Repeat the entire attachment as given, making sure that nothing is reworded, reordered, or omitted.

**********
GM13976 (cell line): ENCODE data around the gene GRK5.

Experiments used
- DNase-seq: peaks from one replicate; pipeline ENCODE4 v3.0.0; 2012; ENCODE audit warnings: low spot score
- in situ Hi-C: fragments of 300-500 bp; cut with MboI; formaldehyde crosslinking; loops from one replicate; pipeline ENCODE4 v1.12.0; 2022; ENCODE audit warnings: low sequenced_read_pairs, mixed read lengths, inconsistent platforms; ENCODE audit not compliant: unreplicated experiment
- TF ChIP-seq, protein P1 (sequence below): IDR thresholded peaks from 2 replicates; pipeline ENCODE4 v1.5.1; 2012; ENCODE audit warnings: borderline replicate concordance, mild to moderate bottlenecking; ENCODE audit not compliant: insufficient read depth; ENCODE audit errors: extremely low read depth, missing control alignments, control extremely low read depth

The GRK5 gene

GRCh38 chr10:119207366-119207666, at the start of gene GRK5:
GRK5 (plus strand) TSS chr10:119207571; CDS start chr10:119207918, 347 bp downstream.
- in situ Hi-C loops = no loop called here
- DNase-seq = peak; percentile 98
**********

GM13976 (cell line): ENCODE data around the gene GRK5.

Experiments used
- DNase-seq: peaks from one replicate; pipeline ENCODE4 v3.0.0; 2012; ENCODE audit warnings: low spot score
- in situ Hi-C: fragments of 300-500 bp; cut with MboI; formaldehyde crosslinking; loops from one replicate; pipeline ENCODE4 v1.12.0; 2022; ENCODE audit warnings: low sequenced_read_pairs, mixed read lengths, inconsistent platforms; ENCODE audit not compliant: unreplicated experiment
- TF ChIP-seq, protein P1 (sequence below): IDR thresholded peaks from 2 replicates; pipeline ENCODE4 v1.5.1; 2012; ENCODE audit warnings: borderline replicate concordance, mild to moderate bottlenecking; ENCODE audit not compliant: insufficient read depth; ENCODE audit errors: extremely low read depth, missing control alignments, control extremely low read depth

The GRK5 gene

GRCh38 chr10:119207366-119207666, at the start of gene GRK5:
GRK5 (plus strand) TSS chr10:119207571; CDS start chr10:119207918, 347 bp downstream.
- in situ Hi-C loops = no loop called here
- DNase-seq = peak; percentile 98